When pawning valuable items, your main task is to provide evidence that your item is worth the amount you need. This means getting your item in the best condition possible and providing any background information on the object’s history and established value. It may also mean going to several different pawn shops to find an owner who appreciates the item as much as you do.
A conventional piece of jewelry, like a gold and diamond engagement ring, is valued based on the current market price for the metal and gems. If you’re looking for a loan amount that reflects other elements that add to the jewelry’s value, you’ll need to convince the owner that your item is worth more than its components. Having the original boxes, paperwork and certification can add to the value of an item, says Todd Hills, the CEO of online pawnshop Pawngo.com. A watch must be in working order, so spending a few dollars to get yours repaired makes a difference in the amount you get. Getting your jewelry appraised helps you get maximum value, particularly for antique jewelry that might otherwise not bring a large offer. For specialty items like a Tiffany necklace, present evidence of what similar items sell for in online auctions or jewelry stores.
Works of Art
If you're pawning works of art, you'll generally need to provide some impartial evidence of its worth. For that reason, having a professional appraisal helps you get the most value for your art. Keeping complete records of the art will help your case, notes Brett Maly, an appraiser for the Gold and Silver Pawn Shop in Las Vegas that’s the focus of the “Pawn Stars” TV series. A record of the artwork’s ownership can add value to the object, says Maly.
Antiques and Collectibles
Antiques and collectibles generate offers based on the fair market value, says George Tallas, co-owner of Global Art & Collectibles in Las Vegas. Because such items can be tricky to price effectively, a pawn shop owner might solicit an opinion from an outside expert and ask you to come back later. This is a particularly true if there are questions about its authenticity. Much like the process for art, it helps to have a story about how you acquired the item. A certificate of authenticity might be needed for items that are easily forged, like autographed sports memorabilia.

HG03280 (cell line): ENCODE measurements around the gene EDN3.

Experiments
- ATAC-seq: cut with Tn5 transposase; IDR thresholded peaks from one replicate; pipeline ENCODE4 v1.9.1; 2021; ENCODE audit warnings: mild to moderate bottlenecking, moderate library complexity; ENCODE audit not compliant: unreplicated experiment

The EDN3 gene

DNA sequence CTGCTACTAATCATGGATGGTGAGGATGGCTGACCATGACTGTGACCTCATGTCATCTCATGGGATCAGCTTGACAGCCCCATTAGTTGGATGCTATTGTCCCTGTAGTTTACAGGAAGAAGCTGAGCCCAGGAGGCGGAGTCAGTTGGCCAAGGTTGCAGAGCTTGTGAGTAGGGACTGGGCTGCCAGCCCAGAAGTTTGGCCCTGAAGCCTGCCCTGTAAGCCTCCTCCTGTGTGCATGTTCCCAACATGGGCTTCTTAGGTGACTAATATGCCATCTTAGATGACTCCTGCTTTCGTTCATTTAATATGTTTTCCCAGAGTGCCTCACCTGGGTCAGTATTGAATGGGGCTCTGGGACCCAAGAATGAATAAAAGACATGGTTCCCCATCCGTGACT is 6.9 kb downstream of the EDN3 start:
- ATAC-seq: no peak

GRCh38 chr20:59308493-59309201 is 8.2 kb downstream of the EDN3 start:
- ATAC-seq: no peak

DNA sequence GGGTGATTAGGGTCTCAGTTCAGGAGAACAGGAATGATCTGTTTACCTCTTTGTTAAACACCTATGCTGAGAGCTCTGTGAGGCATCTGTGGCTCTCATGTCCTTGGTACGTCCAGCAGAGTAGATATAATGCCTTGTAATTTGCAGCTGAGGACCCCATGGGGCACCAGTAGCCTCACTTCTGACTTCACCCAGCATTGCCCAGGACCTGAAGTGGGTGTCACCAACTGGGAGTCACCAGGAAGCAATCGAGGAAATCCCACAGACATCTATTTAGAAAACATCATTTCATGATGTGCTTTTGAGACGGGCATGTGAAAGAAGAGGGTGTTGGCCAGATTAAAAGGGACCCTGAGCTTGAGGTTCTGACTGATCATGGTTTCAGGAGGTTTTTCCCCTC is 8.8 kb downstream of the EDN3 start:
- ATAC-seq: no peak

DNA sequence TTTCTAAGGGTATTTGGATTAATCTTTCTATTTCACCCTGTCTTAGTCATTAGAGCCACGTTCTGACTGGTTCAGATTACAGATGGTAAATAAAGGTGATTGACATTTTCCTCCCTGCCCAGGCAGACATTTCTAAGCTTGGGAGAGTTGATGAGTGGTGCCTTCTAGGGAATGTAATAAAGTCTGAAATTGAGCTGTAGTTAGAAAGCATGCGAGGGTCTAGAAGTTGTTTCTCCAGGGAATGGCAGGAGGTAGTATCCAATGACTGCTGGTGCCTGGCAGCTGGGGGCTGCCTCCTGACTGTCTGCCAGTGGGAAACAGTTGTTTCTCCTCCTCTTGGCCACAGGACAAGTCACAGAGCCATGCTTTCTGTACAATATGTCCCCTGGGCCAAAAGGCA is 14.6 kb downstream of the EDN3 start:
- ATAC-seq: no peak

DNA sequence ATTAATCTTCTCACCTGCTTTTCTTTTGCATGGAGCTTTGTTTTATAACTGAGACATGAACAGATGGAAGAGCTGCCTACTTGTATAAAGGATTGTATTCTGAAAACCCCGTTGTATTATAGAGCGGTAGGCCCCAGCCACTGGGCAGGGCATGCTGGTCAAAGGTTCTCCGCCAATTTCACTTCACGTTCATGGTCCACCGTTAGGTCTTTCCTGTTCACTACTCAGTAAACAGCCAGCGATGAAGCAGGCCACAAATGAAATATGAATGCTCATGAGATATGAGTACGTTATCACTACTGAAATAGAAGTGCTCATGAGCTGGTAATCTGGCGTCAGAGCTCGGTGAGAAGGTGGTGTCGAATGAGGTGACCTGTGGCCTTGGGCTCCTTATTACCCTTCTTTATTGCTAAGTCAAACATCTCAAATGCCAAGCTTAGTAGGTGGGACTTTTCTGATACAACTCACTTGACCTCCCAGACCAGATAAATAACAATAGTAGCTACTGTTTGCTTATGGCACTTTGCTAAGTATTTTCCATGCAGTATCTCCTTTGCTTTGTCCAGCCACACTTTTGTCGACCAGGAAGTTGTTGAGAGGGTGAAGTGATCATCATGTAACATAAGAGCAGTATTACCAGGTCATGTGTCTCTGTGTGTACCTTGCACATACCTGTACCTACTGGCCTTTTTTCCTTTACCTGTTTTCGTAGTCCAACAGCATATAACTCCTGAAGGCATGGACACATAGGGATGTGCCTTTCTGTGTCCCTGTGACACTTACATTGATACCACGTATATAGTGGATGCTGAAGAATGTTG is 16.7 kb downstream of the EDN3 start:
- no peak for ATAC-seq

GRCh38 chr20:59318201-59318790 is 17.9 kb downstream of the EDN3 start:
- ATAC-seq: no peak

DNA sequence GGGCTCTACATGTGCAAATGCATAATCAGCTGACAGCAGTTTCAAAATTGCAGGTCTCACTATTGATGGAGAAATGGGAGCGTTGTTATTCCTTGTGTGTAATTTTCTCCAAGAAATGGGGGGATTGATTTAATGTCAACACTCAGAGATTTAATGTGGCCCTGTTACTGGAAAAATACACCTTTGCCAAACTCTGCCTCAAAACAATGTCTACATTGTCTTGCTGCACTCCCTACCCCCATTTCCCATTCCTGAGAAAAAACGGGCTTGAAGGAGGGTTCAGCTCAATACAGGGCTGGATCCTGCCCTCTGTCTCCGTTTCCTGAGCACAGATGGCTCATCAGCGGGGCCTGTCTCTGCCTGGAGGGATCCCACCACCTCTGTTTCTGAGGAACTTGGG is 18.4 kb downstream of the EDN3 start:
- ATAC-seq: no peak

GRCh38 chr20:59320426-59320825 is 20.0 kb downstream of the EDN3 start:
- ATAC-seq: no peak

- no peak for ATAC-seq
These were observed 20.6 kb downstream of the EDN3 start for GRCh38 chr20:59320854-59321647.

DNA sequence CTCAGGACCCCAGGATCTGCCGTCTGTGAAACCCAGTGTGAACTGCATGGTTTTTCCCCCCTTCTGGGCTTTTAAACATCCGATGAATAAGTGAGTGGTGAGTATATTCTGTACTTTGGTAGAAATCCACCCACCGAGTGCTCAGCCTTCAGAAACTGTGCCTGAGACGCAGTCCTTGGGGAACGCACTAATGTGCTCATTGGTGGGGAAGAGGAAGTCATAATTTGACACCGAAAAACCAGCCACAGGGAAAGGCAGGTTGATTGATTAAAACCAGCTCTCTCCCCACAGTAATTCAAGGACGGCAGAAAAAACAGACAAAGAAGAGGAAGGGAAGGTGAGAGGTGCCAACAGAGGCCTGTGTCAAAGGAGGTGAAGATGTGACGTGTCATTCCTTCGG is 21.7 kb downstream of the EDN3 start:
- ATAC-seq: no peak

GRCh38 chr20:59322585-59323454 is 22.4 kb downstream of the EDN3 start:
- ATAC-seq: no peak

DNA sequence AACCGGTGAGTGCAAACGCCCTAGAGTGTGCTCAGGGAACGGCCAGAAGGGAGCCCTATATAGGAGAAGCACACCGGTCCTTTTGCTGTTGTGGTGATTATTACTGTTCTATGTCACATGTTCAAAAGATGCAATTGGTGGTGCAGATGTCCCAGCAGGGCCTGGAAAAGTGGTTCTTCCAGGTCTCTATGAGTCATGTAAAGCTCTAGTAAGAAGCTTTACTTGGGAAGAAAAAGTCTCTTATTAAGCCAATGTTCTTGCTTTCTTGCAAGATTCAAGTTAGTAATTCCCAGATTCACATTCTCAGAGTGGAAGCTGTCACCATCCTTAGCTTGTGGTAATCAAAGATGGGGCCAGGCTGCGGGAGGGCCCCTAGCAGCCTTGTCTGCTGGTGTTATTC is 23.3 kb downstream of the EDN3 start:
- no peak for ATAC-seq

Making the Sale
Pawn shops buy items as well as give loans for them, particularly objects like gold jewelry, which contain a precious metal that is a commodity. Check several pawn shops and jewelry stores to see which will give you the best deal. Call ahead to see how much each establishment is paying per ounce of gold, which lets you know which stores aren't in the ballpark. For antique jewelry, you're likely better off turning to an establishment that specializes in antique jewelry.
Watch Your Stories
You may be able to increase the size of the loan you’ll receive based on the story you tell the pawn shop owner. If you’re pawning a ring that’s been in your family for generations – and the ring is clearly old enough for that to be the case – the broker can be confident that you’ll return to claim it. This reduces the risk that you default and he’ll have to sell the item. On the other hand, if you found that $10,000 painting for $10 at a garage sale, keep it to yourself. That just tells the shop owner that it doesn’t have sentimental value to you, and you’ll be more likely to be willing to let it go.
Be Willing to Walk
Pawn shop offers aren’t set in stone. Many owners are willing to negotiate the amount offered. However, you’re unlikely to be able to solicit offers over the phone or by email – nearly all pawn shop owners have to see the item to make sure you’re describing it correctly before making their appraisal. If you’re not happy with the loan amount offered and have an appraisal or other information that makes you confident you could get more elsewhere, try your luck at another pawn shop instead.